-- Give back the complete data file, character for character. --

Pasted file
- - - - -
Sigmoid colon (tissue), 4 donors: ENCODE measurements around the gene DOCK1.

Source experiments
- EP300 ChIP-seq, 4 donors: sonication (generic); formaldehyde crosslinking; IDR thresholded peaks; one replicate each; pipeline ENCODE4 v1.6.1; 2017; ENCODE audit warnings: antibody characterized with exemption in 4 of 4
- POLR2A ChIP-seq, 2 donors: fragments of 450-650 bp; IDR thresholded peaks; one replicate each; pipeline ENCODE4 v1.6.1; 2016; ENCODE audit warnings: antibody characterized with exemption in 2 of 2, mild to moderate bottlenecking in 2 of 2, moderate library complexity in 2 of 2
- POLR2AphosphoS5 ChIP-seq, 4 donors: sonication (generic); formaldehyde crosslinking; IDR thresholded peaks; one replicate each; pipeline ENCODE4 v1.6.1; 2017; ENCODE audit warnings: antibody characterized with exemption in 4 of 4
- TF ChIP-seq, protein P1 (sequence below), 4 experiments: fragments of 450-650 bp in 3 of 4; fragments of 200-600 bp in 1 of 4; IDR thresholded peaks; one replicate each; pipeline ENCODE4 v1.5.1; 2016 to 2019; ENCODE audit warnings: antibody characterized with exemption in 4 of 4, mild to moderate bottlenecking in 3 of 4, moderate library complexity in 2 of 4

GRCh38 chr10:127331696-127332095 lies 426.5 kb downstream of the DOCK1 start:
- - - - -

Sigmoid colon (tissue), 4 donors: ENCODE measurements around the gene DOCK1.

Source experiments
- EP300 ChIP-seq, 4 donors: sonication (generic); formaldehyde crosslinking; IDR thresholded peaks; one replicate each; pipeline ENCODE4 v1.6.1; 2017; ENCODE audit warnings: antibody characterized with exemption in 4 of 4
- POLR2A ChIP-seq, 2 donors: fragments of 450-650 bp; IDR thresholded peaks; one replicate each; pipeline ENCODE4 v1.6.1; 2016; ENCODE audit warnings: antibody characterized with exemption in 2 of 2, mild to moderate bottlenecking in 2 of 2, moderate library complexity in 2 of 2
- POLR2AphosphoS5 ChIP-seq, 4 donors: sonication (generic); formaldehyde crosslinking; IDR thresholded peaks; one replicate each; pipeline ENCODE4 v1.6.1; 2017; ENCODE audit warnings: antibody characterized with exemption in 4 of 4
- TF ChIP-seq, protein P1 (sequence below), 4 experiments: fragments of 450-650 bp in 3 of 4; fragments of 200-600 bp in 1 of 4; IDR thresholded peaks; one replicate each; pipeline ENCODE4 v1.5.1; 2016 to 2019; ENCODE audit warnings: antibody characterized with exemption in 4 of 4, mild to moderate bottlenecking in 3 of 4, moderate library complexity in 2 of 4

GRCh38 chr10:127331696-127332095 lies 426.5 kb downstream of the DOCK1 start: